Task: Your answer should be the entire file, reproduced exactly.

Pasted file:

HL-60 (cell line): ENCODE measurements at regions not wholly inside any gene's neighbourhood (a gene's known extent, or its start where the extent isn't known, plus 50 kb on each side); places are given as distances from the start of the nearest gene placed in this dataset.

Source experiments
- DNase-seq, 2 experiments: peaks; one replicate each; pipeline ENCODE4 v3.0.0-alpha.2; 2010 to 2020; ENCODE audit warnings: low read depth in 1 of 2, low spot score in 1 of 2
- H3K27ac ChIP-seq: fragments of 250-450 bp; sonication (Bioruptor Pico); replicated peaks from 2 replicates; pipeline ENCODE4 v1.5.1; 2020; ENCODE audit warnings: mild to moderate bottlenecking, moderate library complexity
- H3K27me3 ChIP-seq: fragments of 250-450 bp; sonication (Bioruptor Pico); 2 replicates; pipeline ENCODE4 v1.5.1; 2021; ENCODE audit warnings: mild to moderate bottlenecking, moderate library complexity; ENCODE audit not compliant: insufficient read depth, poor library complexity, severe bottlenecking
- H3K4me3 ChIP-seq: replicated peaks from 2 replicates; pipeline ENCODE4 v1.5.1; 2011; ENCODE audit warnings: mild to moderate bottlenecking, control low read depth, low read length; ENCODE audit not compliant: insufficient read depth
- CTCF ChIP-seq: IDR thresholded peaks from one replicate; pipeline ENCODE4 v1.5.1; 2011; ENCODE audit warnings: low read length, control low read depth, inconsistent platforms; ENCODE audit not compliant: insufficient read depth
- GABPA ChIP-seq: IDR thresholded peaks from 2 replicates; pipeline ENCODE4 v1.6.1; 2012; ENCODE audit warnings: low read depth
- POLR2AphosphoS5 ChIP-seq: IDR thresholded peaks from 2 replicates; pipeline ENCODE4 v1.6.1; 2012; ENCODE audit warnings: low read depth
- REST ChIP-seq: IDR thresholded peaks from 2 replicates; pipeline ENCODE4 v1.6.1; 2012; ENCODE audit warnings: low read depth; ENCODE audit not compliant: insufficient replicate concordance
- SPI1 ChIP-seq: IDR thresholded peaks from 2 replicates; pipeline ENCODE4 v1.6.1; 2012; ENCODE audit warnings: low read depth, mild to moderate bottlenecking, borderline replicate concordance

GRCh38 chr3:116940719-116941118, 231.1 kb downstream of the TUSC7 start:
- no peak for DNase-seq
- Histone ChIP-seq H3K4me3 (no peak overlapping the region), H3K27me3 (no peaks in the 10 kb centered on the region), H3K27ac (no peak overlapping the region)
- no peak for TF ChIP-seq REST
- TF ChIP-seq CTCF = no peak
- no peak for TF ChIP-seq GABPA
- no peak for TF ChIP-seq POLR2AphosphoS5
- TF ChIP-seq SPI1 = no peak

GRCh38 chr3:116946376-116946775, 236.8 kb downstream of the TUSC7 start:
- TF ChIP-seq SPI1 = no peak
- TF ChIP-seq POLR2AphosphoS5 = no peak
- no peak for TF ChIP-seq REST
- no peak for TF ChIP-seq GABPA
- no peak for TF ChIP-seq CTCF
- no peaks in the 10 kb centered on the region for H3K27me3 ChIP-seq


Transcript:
HL-60 (cell line): ENCODE measurements at regions not wholly inside any gene's neighbourhood (a gene's known extent, or its start where the extent isn't known, plus 50 kb on each side); places are given as distances from the start of the nearest gene placed in this dataset.

Source experiments
- DNase-seq, 2 experiments: peaks; one replicate each; pipeline ENCODE4 v3.0.0-alpha.2; 2010 to 2020; ENCODE audit warnings: low read depth in 1 of 2, low spot score in 1 of 2
- H3K27ac ChIP-seq: fragments of 250-450 bp; sonication (Bioruptor Pico); replicated peaks from 2 replicates; pipeline ENCODE4 v1.5.1; 2020; ENCODE audit warnings: mild to moderate bottlenecking, moderate library complexity
- H3K27me3 ChIP-seq: fragments of 250-450 bp; sonication (Bioruptor Pico); 2 replicates; pipeline ENCODE4 v1.5.1; 2021; ENCODE audit warnings: mild to moderate bottlenecking, moderate library complexity; ENCODE audit not compliant: insufficient read depth, poor library complexity, severe bottlenecking
- H3K4me3 ChIP-seq: replicated peaks from 2 replicates; pipeline ENCODE4 v1.5.1; 2011; ENCODE audit warnings: mild to moderate bottlenecking, control low read depth, low read length; ENCODE audit not compliant: insufficient read depth
- CTCF ChIP-seq: IDR thresholded peaks from one replicate; pipeline ENCODE4 v1.5.1; 2011; ENCODE audit warnings: low read length, control low read depth, inconsistent platforms; ENCODE audit not compliant: insufficient read depth
- GABPA ChIP-seq: IDR thresholded peaks from 2 replicates; pipeline ENCODE4 v1.6.1; 2012; ENCODE audit warnings: low read depth
- POLR2AphosphoS5 ChIP-seq: IDR thresholded peaks from 2 replicates; pipeline ENCODE4 v1.6.1; 2012; ENCODE audit warnings: low read depth
- REST ChIP-seq: IDR thresholded peaks from 2 replicates; pipeline ENCODE4 v1.6.1; 2012; ENCODE audit warnings: low read depth; ENCODE audit not compliant: insufficient replicate concordance
- SPI1 ChIP-seq: IDR thresholded peaks from 2 replicates; pipeline ENCODE4 v1.6.1; 2012; ENCODE audit warnings: low read depth, mild to moderate bottlenecking, borderline replicate concordance

GRCh38 chr3:116940719-116941118, 231.1 kb downstream of the TUSC7 start:
- no peak for DNase-seq
- Histone ChIP-seq H3K4me3 (no peak overlapping the region), H3K27me3 (no peaks in the 10 kb centered on the region), H3K27ac (no peak overlapping the region)
- no peak for TF ChIP-seq REST
- TF ChIP-seq CTCF = no peak
- no peak for TF ChIP-seq GABPA
- no peak for TF ChIP-seq POLR2AphosphoS5
- TF ChIP-seq SPI1 = no peak

GRCh38 chr3:116946376-116946775, 236.8 kb downstream of the TUSC7 start:
- TF ChIP-seq SPI1 = no peak
- TF ChIP-seq POLR2AphosphoS5 = no peak
- no peak for TF ChIP-seq REST
- no peak for TF ChIP-seq GABPA
- no peak for TF ChIP-seq CTCF
- no peaks in the 10 kb centered on the region for H3K27me3 ChIP-seq